Tellurium is one of the rarest metals on Earth. It is a technology-critical element–it is extremely important for the development of emerging technologies. Tellurium is used in the production of semiconductors, fiber optic cables, and solar panels, among other uses. It is produced as a byproduct in copper and lead refining and is produced primarily within the United States, Japan, Canada, and Peru. A little more than 100 tons of tellurium are produced every year. 

Most critically, tellurium is a key component of cadmium telluride solar cells; efficient, thin film solar cells which are more efficient at absorbing light than silicon-based solar cells. Cadmium telluride solar panels are cheaper per kilowatt than conventional silicon panels and are lighter and easier to deploy. Tellurium occurs in abundance in mineral-rich crusts of the Tropic Seamount, a mountain in the middle of the Atlantic, just south of the Canary Islands. The deposits on this seamount, which is alternately claimed to fall within the EEZs of both Spain and Morocco, may be 50,000 times richer than all terrestrial sources

Scandium and tellurium are the oddball metals in the push to mine the deep-sea. While elements like cobalt, nickel, and copper are needed in massive quantities to supply an exploding demand for next-generation batteries, neither scandium nor tellurium production is needed at that scale. Their relative rarity and the novelty of their occurrence in a few deposits on the seafloor creates a much different value proposition for these resources. As critical minerals with sparse terrestrial sources, barring a future surge in demand, accessing seafloor deposits represents a strategic, rather than purely commercial, decision.

Scandium demand, in particular, could finally mark the long-expected return of the United States to the deep-sea mining industry. 

The United States moves towards exploration and exploitation of critical mineral resources in the deep ocean.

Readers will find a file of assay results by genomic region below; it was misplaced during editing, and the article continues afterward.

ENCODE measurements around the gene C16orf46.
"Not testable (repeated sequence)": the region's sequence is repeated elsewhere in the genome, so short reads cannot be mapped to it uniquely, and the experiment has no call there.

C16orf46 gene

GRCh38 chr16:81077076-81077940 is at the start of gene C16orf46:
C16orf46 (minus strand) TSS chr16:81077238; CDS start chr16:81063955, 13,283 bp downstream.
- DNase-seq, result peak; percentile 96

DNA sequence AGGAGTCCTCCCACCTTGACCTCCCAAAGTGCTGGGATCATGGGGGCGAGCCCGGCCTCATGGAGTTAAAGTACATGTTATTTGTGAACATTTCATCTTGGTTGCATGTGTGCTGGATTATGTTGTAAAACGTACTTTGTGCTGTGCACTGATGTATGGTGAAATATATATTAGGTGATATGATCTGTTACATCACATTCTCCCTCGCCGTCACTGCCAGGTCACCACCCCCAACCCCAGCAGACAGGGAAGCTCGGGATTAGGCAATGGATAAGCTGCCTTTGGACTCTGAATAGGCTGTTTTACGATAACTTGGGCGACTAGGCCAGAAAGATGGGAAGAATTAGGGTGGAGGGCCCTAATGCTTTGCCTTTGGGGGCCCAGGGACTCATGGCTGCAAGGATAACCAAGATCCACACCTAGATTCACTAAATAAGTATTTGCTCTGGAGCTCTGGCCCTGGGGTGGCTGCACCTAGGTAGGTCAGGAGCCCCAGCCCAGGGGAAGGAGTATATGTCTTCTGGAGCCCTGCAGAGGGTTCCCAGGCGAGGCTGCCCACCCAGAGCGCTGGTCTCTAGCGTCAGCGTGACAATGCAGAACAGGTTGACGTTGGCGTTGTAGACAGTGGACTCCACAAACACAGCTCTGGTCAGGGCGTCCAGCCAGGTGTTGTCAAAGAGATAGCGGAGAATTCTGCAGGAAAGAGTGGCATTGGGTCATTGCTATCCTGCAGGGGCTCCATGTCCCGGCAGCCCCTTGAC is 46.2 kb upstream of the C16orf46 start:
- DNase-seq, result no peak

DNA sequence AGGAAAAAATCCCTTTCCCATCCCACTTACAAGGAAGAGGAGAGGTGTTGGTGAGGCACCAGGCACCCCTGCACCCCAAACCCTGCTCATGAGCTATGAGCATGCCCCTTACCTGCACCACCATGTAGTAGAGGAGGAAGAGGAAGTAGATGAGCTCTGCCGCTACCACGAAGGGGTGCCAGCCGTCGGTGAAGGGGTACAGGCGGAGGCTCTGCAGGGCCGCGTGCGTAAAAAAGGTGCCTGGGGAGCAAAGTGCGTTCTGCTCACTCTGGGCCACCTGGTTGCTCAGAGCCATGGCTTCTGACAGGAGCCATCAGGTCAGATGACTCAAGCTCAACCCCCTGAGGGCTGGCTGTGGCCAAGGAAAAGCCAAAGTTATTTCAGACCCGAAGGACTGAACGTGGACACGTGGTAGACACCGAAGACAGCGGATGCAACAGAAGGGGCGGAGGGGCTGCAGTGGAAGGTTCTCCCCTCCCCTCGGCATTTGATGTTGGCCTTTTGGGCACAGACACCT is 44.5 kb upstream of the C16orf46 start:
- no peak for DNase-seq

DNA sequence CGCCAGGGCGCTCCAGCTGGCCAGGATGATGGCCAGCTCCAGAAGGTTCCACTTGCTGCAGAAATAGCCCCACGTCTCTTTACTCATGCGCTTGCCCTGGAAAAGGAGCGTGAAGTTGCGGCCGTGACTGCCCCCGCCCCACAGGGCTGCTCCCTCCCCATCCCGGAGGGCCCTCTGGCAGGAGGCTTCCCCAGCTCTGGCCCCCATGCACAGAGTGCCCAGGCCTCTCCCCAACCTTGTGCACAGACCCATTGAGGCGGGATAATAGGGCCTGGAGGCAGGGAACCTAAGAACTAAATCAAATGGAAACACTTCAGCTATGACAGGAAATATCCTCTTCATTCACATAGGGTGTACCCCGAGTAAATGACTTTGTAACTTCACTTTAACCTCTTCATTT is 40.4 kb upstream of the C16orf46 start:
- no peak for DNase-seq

This article originally appeared in the October/November 2020 issue of the Deep-sea Mining Observer. It is reprinted here with permission. For the latest news and analysis about the development of the deep-sea mining industry, subscribe to DSM Observer here: http://dsmobserver.com/subscribe/

Featured Image: US Exclusive Economic Zone (note: Navassa territorial claim is disputed by Haiti).

Since the signing of the UN Convention on the Law of the Sea and the creation of the International Seabed Authority, the United States of America has been a shadow partner in the growing deep-sea mining industry. Though the United States provides scientific and technical expertise, and is a de facto participant through American-owned subsidiaries incorporated in sponsoring states, the nation with the world’s second largest exclusive economic zone never ratified the core treaties and thus has limited influence at negotiations.

While the United States made significant contributions to the early development of the industry, it has been largely inactive since the mid 1980’s, focusing instead on its offshore fossil fuel resources and leaving critical minerals in the deep ocean largely untouched. Within the US EEZ surrounding the country’s Pacific territories, in particular, a push for large, remote marine protected areas in the form of the Pacific Remote Islands Marine National Monument, Rose Atoll Marine National Monument, Marianas Trench Marine National Monument, and Papahānaumokuākea Marine National Monument, deep-sea mining has been effectively prohibited.